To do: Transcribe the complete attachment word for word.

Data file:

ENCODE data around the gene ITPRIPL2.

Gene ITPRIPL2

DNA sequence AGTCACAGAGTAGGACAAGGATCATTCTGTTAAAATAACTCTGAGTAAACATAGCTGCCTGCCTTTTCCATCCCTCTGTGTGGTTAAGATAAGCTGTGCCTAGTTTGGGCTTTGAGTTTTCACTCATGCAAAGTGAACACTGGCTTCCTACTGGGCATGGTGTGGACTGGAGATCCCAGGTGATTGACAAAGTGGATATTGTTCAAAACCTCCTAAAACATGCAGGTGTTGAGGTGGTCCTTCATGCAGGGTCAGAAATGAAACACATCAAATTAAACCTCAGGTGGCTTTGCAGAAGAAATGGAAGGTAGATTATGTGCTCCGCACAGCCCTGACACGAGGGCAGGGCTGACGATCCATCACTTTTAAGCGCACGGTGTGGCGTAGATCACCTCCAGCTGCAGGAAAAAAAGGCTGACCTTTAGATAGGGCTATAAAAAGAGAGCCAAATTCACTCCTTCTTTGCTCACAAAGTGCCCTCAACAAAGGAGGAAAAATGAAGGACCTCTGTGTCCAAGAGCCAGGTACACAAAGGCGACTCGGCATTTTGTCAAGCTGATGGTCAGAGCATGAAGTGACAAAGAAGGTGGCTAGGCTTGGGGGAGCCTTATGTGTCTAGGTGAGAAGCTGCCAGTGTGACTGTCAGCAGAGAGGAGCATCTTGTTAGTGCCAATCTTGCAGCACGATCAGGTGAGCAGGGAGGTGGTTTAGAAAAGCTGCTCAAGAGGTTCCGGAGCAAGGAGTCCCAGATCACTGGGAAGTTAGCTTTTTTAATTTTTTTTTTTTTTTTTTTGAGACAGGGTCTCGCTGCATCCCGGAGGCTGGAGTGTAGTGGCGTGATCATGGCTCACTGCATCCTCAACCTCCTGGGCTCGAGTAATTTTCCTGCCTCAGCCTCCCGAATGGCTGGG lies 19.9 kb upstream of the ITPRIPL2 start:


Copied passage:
ENCODE data around the gene ITPRIPL2.

Gene ITPRIPL2

DNA sequence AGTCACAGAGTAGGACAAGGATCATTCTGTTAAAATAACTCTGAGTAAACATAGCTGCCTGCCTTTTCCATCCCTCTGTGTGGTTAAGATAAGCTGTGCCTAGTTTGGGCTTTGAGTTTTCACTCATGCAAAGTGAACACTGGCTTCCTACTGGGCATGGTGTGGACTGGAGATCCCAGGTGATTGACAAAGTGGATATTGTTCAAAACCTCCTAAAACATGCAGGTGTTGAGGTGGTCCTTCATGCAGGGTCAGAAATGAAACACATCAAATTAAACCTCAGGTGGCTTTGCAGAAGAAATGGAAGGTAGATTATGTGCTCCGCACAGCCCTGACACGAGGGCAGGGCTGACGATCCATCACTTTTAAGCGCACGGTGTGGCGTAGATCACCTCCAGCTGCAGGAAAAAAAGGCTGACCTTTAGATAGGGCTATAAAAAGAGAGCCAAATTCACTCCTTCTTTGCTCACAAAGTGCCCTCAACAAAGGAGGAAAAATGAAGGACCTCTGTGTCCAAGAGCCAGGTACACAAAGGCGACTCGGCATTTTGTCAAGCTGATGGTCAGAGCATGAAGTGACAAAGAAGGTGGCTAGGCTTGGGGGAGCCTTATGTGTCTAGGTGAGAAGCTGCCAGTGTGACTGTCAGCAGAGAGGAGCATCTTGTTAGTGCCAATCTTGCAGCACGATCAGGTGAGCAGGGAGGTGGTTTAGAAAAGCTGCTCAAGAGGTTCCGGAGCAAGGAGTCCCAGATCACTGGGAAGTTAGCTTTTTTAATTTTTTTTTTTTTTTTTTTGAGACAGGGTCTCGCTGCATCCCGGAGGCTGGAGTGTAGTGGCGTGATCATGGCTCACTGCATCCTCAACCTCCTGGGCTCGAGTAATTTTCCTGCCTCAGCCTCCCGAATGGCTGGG lies 19.9 kb upstream of the ITPRIPL2 start: